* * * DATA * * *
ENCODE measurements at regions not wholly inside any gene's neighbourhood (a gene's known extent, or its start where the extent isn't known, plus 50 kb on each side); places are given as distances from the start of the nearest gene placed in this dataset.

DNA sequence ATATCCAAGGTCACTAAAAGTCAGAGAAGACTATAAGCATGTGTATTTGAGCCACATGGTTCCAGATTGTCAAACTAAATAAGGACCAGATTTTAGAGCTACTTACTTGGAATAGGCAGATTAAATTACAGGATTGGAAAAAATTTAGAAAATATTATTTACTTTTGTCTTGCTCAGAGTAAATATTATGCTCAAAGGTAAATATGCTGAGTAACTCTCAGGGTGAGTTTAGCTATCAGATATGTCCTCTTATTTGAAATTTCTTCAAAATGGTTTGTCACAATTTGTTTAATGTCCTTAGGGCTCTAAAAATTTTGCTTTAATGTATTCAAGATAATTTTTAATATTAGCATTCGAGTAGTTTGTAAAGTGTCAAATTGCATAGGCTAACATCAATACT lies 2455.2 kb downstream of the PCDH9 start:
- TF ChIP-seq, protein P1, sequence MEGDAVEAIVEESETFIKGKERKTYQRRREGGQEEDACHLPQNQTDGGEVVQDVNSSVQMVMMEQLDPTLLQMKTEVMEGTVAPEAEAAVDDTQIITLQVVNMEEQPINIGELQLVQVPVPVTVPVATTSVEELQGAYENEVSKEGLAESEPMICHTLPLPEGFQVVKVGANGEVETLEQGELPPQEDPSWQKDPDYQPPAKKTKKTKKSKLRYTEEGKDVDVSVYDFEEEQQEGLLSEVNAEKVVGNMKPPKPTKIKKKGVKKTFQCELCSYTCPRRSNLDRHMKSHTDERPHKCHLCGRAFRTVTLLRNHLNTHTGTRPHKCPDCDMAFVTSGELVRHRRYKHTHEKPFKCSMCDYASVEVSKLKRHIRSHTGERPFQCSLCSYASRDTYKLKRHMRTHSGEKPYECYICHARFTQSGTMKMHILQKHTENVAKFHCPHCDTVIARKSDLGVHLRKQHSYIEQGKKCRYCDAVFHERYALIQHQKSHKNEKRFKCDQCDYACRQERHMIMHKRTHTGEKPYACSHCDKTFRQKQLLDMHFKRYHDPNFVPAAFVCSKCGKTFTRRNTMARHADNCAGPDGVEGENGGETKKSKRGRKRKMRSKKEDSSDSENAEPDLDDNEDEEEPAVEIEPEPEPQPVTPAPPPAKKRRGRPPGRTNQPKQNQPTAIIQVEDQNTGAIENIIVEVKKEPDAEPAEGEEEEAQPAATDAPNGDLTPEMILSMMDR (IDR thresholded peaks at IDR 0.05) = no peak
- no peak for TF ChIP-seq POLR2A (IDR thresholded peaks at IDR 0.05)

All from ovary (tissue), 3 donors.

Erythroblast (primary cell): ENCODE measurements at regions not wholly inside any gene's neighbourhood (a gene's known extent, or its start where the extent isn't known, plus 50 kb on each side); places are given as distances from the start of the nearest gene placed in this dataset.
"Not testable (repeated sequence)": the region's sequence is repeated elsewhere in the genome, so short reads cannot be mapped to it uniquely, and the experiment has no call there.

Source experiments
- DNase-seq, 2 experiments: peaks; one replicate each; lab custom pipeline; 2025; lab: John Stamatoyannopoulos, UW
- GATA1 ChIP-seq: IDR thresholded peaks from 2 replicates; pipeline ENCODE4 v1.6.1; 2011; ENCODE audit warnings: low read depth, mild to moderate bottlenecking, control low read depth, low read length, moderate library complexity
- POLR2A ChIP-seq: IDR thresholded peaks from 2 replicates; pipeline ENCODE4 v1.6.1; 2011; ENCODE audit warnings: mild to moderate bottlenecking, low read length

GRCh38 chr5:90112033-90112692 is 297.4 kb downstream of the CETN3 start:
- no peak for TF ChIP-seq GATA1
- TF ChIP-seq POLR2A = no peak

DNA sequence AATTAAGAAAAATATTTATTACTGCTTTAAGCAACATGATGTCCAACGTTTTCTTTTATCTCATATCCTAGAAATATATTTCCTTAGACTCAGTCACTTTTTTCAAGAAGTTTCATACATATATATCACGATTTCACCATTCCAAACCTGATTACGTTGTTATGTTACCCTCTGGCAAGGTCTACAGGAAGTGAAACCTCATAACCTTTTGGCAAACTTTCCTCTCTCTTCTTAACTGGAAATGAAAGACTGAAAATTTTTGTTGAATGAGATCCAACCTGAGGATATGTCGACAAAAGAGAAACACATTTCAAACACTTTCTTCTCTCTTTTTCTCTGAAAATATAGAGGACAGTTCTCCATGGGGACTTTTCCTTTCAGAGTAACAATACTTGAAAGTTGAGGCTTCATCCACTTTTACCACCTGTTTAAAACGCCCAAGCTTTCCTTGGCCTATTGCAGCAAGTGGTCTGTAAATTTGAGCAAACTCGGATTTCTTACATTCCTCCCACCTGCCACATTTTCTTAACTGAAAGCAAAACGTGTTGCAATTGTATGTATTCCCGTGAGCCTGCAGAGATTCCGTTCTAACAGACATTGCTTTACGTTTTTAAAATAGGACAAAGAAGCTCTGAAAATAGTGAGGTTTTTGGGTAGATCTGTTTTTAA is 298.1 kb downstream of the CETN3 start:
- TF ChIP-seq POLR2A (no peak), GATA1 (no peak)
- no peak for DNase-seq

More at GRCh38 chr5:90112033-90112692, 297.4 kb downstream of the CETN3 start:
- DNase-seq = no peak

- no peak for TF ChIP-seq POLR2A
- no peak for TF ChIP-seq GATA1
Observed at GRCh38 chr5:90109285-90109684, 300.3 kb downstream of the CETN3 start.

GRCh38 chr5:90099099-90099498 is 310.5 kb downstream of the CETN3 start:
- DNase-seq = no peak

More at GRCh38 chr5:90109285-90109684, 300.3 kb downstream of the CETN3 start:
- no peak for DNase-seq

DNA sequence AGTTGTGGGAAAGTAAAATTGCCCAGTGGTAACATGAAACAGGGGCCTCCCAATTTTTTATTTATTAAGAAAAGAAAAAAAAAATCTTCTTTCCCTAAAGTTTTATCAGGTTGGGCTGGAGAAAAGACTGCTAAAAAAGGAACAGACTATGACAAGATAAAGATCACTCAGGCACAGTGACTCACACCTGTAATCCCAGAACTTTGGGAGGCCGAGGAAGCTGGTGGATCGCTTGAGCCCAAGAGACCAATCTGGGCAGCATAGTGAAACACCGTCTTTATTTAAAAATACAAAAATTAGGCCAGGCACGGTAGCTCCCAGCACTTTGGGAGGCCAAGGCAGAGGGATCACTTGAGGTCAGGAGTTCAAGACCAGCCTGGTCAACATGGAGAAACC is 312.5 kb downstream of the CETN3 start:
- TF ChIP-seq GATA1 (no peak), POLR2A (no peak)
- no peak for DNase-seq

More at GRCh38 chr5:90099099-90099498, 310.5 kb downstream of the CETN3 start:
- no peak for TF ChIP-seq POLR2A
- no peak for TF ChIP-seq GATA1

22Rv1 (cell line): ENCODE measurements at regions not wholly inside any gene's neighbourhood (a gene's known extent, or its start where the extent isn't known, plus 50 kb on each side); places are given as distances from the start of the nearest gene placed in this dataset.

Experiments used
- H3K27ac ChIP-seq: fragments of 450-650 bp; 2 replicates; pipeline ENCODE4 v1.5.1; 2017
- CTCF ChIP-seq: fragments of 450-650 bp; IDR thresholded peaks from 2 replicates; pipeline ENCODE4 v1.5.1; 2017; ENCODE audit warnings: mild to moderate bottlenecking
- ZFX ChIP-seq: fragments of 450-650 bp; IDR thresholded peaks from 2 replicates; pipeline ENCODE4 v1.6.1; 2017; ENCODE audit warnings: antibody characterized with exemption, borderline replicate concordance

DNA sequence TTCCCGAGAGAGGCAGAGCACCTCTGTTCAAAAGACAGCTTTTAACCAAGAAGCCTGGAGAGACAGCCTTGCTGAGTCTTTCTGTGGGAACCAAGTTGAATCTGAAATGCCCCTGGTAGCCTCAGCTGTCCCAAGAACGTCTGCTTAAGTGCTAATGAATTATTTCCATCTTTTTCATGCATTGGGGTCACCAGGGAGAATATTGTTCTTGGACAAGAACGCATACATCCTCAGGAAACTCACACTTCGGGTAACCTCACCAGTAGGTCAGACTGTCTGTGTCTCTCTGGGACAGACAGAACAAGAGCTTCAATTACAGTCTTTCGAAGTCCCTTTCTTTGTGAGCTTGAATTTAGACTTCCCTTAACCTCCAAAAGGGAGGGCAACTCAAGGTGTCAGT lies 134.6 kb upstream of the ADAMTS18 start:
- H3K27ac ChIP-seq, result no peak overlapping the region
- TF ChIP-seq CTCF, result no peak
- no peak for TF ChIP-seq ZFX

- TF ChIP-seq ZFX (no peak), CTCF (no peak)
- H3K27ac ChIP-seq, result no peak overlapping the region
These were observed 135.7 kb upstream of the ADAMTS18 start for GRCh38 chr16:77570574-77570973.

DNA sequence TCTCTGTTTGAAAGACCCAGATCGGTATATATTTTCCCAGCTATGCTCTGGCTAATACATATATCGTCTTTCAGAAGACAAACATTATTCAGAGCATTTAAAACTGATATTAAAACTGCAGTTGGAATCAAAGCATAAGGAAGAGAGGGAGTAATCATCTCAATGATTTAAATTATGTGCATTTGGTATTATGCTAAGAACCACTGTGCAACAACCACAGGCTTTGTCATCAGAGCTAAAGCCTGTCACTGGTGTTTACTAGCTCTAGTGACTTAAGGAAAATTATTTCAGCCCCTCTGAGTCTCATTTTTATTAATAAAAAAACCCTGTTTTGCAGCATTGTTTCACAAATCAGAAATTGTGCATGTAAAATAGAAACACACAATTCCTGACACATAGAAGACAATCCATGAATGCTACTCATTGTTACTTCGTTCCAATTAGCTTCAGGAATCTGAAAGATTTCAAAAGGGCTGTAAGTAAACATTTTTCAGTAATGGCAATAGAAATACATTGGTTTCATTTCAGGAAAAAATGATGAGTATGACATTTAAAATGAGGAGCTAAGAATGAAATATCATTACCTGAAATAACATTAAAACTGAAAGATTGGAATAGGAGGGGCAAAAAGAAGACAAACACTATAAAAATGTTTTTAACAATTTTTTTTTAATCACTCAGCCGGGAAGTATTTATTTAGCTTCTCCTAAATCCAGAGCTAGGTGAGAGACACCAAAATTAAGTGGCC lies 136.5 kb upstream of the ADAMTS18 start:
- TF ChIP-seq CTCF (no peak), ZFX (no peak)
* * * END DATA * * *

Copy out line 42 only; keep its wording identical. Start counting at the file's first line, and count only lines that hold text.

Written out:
- TF ChIP-seq ZFX (no peak), CTCF (no peak)